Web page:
Dominoes vs Rainbows

By Neil Farber M.D, Ph.D. on December 08, 2011 in The Blame Game
As Buddha said, "It is better to travel well, than to arrive." Becoming journey-oriented rather than outcome oriented is essential for creating our own positive reality in a mindfully spiritual way. I propose a "domino" theory of goal-setting and urge you to give up on the pot-of-gold at the end of the rainbow. Yes, you can still believe in the tooth fairy...

Take the Whoikilledtoday Challenge!

By Jessica Pierce Ph.D. on December 08, 2011 in All Dogs Go to Heaven
To find out about the animals in your daily life, take the whatikilledtoday challenge: for one day or, better, for one week or one month, imagine and record all the animals that you killed or in whose death you have participated, even incidentally.

Empathic Rats and Ravishing Ravens

By Marc Bekoff Ph.D. on December 08, 2011 in Animal Emotions
Rats and ravens caution us about proudly tooting our "aren't we special" horn. A new study shows rats display empathy-driven behavior to help other rats in distress while another has demonstrated that ravens use body language and gestures to communicate with other ravens. Best to keep an open mind about the amazing cognitive and emotional capacities of other animals.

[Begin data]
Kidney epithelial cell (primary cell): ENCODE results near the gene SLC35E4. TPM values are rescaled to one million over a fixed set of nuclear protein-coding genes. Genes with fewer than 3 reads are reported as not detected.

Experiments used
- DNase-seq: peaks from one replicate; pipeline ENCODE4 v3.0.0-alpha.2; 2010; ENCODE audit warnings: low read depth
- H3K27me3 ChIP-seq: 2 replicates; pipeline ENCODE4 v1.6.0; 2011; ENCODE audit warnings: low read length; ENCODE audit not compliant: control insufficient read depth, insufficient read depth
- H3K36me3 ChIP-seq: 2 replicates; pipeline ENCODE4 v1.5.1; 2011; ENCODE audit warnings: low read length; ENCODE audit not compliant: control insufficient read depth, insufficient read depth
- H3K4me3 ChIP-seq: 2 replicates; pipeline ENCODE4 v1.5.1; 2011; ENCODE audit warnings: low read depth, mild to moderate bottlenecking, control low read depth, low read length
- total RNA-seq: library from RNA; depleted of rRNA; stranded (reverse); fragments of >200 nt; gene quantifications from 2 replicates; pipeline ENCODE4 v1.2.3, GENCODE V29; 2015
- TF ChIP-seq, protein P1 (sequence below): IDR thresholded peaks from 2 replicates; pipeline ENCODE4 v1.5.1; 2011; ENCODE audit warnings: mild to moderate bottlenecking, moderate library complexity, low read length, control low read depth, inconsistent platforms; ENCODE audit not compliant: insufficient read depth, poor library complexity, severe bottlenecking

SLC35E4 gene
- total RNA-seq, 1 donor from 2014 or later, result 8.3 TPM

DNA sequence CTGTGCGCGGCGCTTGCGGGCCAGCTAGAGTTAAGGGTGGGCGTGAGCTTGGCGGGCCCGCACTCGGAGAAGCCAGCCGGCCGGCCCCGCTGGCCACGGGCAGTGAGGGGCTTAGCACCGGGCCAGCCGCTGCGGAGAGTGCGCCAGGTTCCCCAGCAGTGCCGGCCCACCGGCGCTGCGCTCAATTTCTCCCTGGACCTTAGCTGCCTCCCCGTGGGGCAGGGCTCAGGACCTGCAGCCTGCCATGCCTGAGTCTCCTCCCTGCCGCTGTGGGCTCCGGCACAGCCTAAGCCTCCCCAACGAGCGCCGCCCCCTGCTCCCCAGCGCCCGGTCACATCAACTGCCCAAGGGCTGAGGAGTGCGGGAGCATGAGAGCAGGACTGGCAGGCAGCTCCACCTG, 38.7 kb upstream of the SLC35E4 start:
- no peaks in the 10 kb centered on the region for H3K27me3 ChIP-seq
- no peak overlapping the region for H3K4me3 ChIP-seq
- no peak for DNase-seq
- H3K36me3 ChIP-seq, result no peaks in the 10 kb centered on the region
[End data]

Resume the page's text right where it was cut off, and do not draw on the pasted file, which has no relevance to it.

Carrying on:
How Effective Is Your Marriage Therapy?

If you and your spouse have had some tough times and turned for help to a couples counselor, how can you assess if the therapy is genuinely helping?

Many folks in couples counseling are uncertain as to what to use as a measuring stick.
Whether the therapist is "a nice person" is not sufficient. Try this quiz instead.

Beyond the Coffee Crutch: The Secret to Vitality at Work

What's the number one reason for procrastinating? Survey says: low energy. Tackling tasks or chores when we are already tired is a surefire recipe for putting stuff off. So if you are tired of feeling tired, read on.

Lindy Micheals: Discovering My Inner Crone

By Jennifer Haupt on December 08, 2011 in One True Thing
The author of Crones Among Us talks about learning to accept the three stages of aging: maiden, mother, crone. And, loving every minute that life has to offer!